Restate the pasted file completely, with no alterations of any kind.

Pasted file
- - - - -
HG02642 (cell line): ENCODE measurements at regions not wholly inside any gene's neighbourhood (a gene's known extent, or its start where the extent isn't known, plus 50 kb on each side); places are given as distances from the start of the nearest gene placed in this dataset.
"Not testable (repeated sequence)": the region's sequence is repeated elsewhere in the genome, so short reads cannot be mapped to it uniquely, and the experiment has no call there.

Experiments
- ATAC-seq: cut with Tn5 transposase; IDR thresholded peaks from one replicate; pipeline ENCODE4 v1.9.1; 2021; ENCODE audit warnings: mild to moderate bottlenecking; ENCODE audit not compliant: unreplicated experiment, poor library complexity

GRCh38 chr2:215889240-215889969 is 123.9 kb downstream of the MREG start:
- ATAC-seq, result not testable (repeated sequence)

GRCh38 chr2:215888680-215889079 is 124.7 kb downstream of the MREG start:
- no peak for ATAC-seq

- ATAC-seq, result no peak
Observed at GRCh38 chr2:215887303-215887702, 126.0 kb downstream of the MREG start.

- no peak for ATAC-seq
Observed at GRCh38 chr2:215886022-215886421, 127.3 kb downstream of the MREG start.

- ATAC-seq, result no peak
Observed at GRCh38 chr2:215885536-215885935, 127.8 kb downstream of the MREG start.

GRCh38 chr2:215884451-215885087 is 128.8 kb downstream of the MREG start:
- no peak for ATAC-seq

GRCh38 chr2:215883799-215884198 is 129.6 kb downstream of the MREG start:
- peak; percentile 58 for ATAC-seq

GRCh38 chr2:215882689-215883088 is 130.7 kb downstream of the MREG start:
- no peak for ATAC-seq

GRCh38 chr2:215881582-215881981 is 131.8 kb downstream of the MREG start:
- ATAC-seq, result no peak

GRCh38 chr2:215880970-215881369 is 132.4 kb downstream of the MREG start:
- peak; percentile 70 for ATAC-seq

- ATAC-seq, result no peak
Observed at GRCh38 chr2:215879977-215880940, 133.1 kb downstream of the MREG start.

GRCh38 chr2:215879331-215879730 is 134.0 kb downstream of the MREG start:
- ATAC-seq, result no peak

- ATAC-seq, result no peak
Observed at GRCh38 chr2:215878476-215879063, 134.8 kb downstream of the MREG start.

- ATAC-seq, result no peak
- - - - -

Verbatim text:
HG02642 (cell line): ENCODE measurements at regions not wholly inside any gene's neighbourhood (a gene's known extent, or its start where the extent isn't known, plus 50 kb on each side); places are given as distances from the start of the nearest gene placed in this dataset.
"Not testable (repeated sequence)": the region's sequence is repeated elsewhere in the genome, so short reads cannot be mapped to it uniquely, and the experiment has no call there.

Experiments
- ATAC-seq: cut with Tn5 transposase; IDR thresholded peaks from one replicate; pipeline ENCODE4 v1.9.1; 2021; ENCODE audit warnings: mild to moderate bottlenecking; ENCODE audit not compliant: unreplicated experiment, poor library complexity

GRCh38 chr2:215889240-215889969 is 123.9 kb downstream of the MREG start:
- ATAC-seq, result not testable (repeated sequence)

GRCh38 chr2:215888680-215889079 is 124.7 kb downstream of the MREG start:
- no peak for ATAC-seq

- ATAC-seq, result no peak
Observed at GRCh38 chr2:215887303-215887702, 126.0 kb downstream of the MREG start.

- no peak for ATAC-seq
Observed at GRCh38 chr2:215886022-215886421, 127.3 kb downstream of the MREG start.

- ATAC-seq, result no peak
Observed at GRCh38 chr2:215885536-215885935, 127.8 kb downstream of the MREG start.

GRCh38 chr2:215884451-215885087 is 128.8 kb downstream of the MREG start:
- no peak for ATAC-seq

GRCh38 chr2:215883799-215884198 is 129.6 kb downstream of the MREG start:
- peak; percentile 58 for ATAC-seq

GRCh38 chr2:215882689-215883088 is 130.7 kb downstream of the MREG start:
- no peak for ATAC-seq

GRCh38 chr2:215881582-215881981 is 131.8 kb downstream of the MREG start:
- ATAC-seq, result no peak

GRCh38 chr2:215880970-215881369 is 132.4 kb downstream of the MREG start:
- peak; percentile 70 for ATAC-seq

- ATAC-seq, result no peak
Observed at GRCh38 chr2:215879977-215880940, 133.1 kb downstream of the MREG start.

GRCh38 chr2:215879331-215879730 is 134.0 kb downstream of the MREG start:
- ATAC-seq, result no peak

- ATAC-seq, result no peak
Observed at GRCh38 chr2:215878476-215879063, 134.8 kb downstream of the MREG start.

- ATAC-seq, result no peak